House sale prices fall slightly - Mortgages - News - Moneyfacts


House sale prices fall slightly

House sale prices fall slightly

Category: Mortgages

Updated: 10/07/2009
First Published: 10/07/2009

This article was correct at the time of publication. It is now over 6 months old so the content may be out of date.

The average price of all property sales in England and Wales in June fell by just 0.3 per cent compared to May – the lowest monthly fall since April last year.

Properties were sold for £197,802 on average last month, compared to £198,802 in May, figures from Acadametrics have revealed.

The figures mean the housing market has reverted back to the same level as at the start of 2006, when average sales prices were just below £200,000.

Prices are now down by some £34,000 since their peak in February 2008, when transaction prices averaged £231,822.

While transactions are still historically low, the increase in property sales that have long been seen in the spring did take place in 2009, despite tight lending criteria.

In fact, agreed sales transactions increased by 43 per cent in May compared to February. In the last nine years, the average rise in the equivalent period has been 36 per cent.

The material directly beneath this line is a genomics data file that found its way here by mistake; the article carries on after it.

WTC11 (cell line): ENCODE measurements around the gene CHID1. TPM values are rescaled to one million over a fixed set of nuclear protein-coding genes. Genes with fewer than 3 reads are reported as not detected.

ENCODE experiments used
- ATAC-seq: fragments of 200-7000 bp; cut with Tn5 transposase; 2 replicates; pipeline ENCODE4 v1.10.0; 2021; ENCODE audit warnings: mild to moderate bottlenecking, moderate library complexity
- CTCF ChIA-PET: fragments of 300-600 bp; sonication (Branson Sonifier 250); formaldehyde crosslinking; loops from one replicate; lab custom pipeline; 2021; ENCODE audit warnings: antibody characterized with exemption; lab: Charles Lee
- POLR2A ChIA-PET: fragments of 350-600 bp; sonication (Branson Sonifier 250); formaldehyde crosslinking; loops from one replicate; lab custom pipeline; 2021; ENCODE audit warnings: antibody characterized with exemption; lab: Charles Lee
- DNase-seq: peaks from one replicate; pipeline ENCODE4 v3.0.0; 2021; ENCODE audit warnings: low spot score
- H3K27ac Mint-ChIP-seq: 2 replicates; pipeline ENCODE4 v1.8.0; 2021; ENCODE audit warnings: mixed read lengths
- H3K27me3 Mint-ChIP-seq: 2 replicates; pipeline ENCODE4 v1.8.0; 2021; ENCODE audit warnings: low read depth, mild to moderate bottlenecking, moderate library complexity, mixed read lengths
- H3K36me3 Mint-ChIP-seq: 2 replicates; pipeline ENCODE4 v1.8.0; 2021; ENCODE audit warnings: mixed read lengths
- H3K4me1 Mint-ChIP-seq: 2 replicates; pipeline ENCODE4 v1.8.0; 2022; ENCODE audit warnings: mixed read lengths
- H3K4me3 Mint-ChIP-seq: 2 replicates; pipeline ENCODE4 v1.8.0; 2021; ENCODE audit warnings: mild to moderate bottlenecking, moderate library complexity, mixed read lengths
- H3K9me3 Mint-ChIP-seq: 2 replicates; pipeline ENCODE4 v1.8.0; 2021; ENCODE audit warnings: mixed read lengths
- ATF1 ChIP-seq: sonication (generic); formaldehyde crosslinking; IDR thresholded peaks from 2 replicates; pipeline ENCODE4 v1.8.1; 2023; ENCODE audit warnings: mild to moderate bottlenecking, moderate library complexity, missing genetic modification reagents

However, the actual number of sales completed in May 2009 is markedly down compared to previous years. In the month approximately 40,000 transactions were completed; from 2000 to 2008, the average May sales numbers have averaged almost £104,000.

Dr Peter Williams, chairman of Acadametrics, commented: "Overall the evidence suggests that the market is bottoming out but the potential for further reductions remains, not least because of the acute under-supply of mortgages.

"Going forward this could be a serious downward pressure on the market. There is a degree of optimism in the air regarding the economy and the housing market at present.

"However, we know unemployment will continue to rise, that public expenditure which has helped underpin the market will be more limited going forward and that interest rates will almost certainly rise in late 2010."

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